Abraham Ortelius and the 16th century information age.

The sixteenth century saw the evolution of modern cartography emerge out of a renaissance in Ptolemaic cartography. In the second half of the century the Netherlands played a leading role in this process. I have already blogged twice about Gerard Mercator the man most closely associated with the modern cartography, here and here, and also about his teacher Gemma Frisius, so today I want to turn my attention to Mercator’s friend and rival Abraham Ortelius.

 

Abraham Ortelius by Peter Paul Rubens Source: Wikimedia Commons

Abraham Ortelius by Peter Paul Rubens
Source: Wikimedia Commons

He was born Abraham Ortel (as we most Renaissance scholars there are numerous variant spellings of the family name) in Antwerp on 14 April 1527, to where his grandfather William had moved the family from Augsburg in Southern Germany in 1460, supposedly because of religious persecution. The son of a merchant who died whilst he was still young, in about 1535. Ortelius studied mathematics, Latin and Greek as a youth and apprenticed as an engraver of maps and entered the Antwerp guild of map illuminators in 1547. He set a shop trading in books, prints and maps with his sister and became an engraver for the highly influential Plantin publishing house. Through his various activities as a trader Ortelius came to travel extensively throughout Europe, visiting all the regions of Germany, Italy, France, England and Ireland.

He met and became friends with Gerard Mercator at the Frankfurt book Fair in 1554. In 1559-1560 he accompanied Mercator on his cartographical expedition through Trier, Lorraine and Poitiers. It was during this trip that Mercator is supposed to have persuaded his friend to not just engrave and colour other people’s maps but to become a cartographer in his own right.

Following the example of his mentor, Ortelius started out producing single maps sold as prints. His first effort was an eight-sheet world map produced in 1564. This was followed by a two-sheet map of Egypt (1565), a single-sheet map of the Holy Land in 1566, a two-sheet map of Asia (1567) and a six-sheet map of Spain (1570). Ortelius’ entry into the map business was a success. Gemma Frisius, Mercator and Ortelius were all cartographers and businessmen. However, whereas it is safe to say that Gemma Frisius and Mercator were cartographers first and businessmen second in the case of Ortelius it was the other way round; he was very much a businessman first and a cartographer second.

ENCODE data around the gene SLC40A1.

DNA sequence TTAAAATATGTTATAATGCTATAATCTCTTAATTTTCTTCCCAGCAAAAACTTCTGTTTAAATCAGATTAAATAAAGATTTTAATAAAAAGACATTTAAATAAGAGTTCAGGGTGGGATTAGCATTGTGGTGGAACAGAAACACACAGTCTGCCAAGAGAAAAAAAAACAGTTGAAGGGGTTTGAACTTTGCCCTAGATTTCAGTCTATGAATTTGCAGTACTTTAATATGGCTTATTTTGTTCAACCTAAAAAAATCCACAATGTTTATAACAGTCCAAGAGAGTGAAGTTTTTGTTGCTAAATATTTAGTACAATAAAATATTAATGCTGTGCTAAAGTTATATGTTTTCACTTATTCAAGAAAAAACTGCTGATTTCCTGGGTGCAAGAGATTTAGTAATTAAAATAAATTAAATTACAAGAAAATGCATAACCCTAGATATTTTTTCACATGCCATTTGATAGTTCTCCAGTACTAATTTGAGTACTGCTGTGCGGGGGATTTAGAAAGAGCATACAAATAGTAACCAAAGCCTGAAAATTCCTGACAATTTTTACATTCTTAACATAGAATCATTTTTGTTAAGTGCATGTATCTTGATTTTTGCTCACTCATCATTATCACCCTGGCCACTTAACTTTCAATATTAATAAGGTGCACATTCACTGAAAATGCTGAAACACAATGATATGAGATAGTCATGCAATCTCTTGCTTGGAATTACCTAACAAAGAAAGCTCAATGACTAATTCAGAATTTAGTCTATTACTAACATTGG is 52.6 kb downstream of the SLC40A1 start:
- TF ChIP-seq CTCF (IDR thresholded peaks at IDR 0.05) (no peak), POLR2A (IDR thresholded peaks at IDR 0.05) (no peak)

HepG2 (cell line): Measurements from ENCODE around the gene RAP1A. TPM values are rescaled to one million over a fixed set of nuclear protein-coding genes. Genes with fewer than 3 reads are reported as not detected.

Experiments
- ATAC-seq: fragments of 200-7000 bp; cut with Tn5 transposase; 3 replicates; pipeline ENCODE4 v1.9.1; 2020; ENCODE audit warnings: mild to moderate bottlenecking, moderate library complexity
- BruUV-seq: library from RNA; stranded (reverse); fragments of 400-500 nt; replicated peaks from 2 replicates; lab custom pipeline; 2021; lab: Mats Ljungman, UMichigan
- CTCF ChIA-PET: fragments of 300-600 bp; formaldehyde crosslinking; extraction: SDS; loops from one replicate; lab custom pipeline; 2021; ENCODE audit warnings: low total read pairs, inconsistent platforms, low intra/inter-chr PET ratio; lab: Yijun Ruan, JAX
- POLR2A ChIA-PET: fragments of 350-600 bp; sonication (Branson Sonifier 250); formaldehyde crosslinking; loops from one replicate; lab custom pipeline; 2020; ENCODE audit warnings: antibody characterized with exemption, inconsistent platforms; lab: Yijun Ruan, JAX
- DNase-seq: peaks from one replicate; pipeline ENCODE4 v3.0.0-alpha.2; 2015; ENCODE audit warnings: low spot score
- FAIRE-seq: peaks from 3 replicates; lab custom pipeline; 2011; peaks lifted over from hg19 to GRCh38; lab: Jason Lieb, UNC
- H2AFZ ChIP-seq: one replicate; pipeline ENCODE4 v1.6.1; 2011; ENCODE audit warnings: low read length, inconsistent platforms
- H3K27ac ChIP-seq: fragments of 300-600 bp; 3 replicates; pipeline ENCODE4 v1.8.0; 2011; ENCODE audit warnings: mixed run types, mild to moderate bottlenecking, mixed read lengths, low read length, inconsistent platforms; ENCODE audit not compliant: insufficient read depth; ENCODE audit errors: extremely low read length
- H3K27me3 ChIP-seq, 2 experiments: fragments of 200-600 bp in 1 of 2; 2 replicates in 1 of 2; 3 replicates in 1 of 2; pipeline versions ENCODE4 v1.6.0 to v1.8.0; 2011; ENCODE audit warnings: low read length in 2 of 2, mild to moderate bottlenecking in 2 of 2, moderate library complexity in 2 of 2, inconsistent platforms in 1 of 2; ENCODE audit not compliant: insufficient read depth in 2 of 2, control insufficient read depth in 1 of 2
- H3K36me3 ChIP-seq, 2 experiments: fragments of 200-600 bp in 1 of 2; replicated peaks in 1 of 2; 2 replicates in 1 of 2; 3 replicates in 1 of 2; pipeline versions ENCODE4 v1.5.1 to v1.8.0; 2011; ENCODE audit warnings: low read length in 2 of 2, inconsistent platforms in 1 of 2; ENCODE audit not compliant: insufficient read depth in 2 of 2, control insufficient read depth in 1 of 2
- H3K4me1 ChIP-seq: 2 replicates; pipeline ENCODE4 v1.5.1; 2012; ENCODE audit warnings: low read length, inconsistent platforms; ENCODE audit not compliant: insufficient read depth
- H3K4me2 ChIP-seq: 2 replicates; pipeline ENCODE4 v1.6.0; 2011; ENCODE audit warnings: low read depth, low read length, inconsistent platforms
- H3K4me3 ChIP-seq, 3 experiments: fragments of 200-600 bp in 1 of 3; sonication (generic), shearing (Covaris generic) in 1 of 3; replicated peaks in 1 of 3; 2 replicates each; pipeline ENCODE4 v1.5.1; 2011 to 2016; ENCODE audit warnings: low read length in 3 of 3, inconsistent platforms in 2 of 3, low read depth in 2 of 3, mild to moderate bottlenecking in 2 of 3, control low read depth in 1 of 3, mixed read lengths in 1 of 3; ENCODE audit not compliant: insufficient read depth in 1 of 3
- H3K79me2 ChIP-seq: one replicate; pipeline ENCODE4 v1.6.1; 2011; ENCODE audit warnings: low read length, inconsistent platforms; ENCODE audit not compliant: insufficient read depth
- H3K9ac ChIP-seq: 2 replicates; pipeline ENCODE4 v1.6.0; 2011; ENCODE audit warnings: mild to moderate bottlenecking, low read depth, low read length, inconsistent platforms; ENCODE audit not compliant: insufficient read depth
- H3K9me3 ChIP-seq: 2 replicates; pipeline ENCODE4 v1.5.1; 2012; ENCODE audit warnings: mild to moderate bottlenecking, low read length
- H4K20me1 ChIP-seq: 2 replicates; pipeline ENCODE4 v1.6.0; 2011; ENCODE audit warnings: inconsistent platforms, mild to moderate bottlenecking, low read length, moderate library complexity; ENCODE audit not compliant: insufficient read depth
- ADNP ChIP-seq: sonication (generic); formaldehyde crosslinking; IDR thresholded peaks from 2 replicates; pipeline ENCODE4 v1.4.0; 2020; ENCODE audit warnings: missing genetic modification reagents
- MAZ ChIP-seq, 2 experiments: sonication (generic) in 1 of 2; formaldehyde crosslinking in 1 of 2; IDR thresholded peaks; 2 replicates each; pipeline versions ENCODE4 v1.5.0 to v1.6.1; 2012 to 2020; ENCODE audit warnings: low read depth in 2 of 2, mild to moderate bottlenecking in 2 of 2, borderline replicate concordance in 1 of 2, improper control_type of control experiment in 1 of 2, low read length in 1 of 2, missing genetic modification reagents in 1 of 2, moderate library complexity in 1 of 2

Ortelius' World Map 1564 Source: Wikimedia Commons

Ortelius’ World Map 1564
Source: Wikimedia Commons

Given the massive increase in international trade and the travel involved in it, there was a strong increase in the demand for good maps. To save themselves the trouble of carrying around large bundles of loose maps various people had started collecting together maps from various sources and binding them together in a book. However, the maps in such collections were of different styles, varying qualities and highly varying usefulness. Ortelius and his business partners came up with the idea of printing and publishing a comprehensive collection of maps of uniform size all in the same style and containing the most up to date geographical data available. Published by Ortelius and printed by Egidius Coppens van Diest the first edition of Ortelius’ Theatrum orbis terrum (the first modern atlas!?) containing fifty-three maps appeared in 1570.

 

Theatrum Orbis Terrarum Title Page Source: Wikimedia Commons

Theatrum Orbis Terrarum Title Page
Source: Wikimedia Commons

Ortelius didn’t produced the maps from scratch himself but relied on the maps of other cartographers, modifying and improving them as he reproduced them in his uniform style oft incorporating elements of several maps into his finished product. This method of working was not new but had been employed by the leading cartographers throughout the sixteenth century, where Ortelius differed was in that he included a Catlogus cartographorum, a list of eighty-seven cartographers whose work he had used to compose his Theatrum. The Theatrum was a major success going through forty editions between 1570 and 1624. As well as numerous Latin editions there were also several editions each in German, French, Italian, Spanish and English. The Theatrum was very definitely a sixteenth-century bestseller.

 

Map of the Persian Empire from the Theatrum Orbis Terrarum Source: Wikimedia Commons

Map of the Persian Empire from the Theatrum Orbis Terrarum
Source: Wikimedia Commons

One of the most important features of the Theatrum was its evolution. Each new edition would be modified and updated with as much new information as Ortelius could obtain.

Starting with 53 maps in 1570, it grew to 70 maps in 1573, 93 maps in 1579, 122 maps in 1584 and in the final edition prepared by Ortelius and published in 1590, one year after his death, 134 maps. Plantin had been involved in marketing and selling the Theatrum from the very beginning and took over printing it in 1579 uptil his own death in 1589.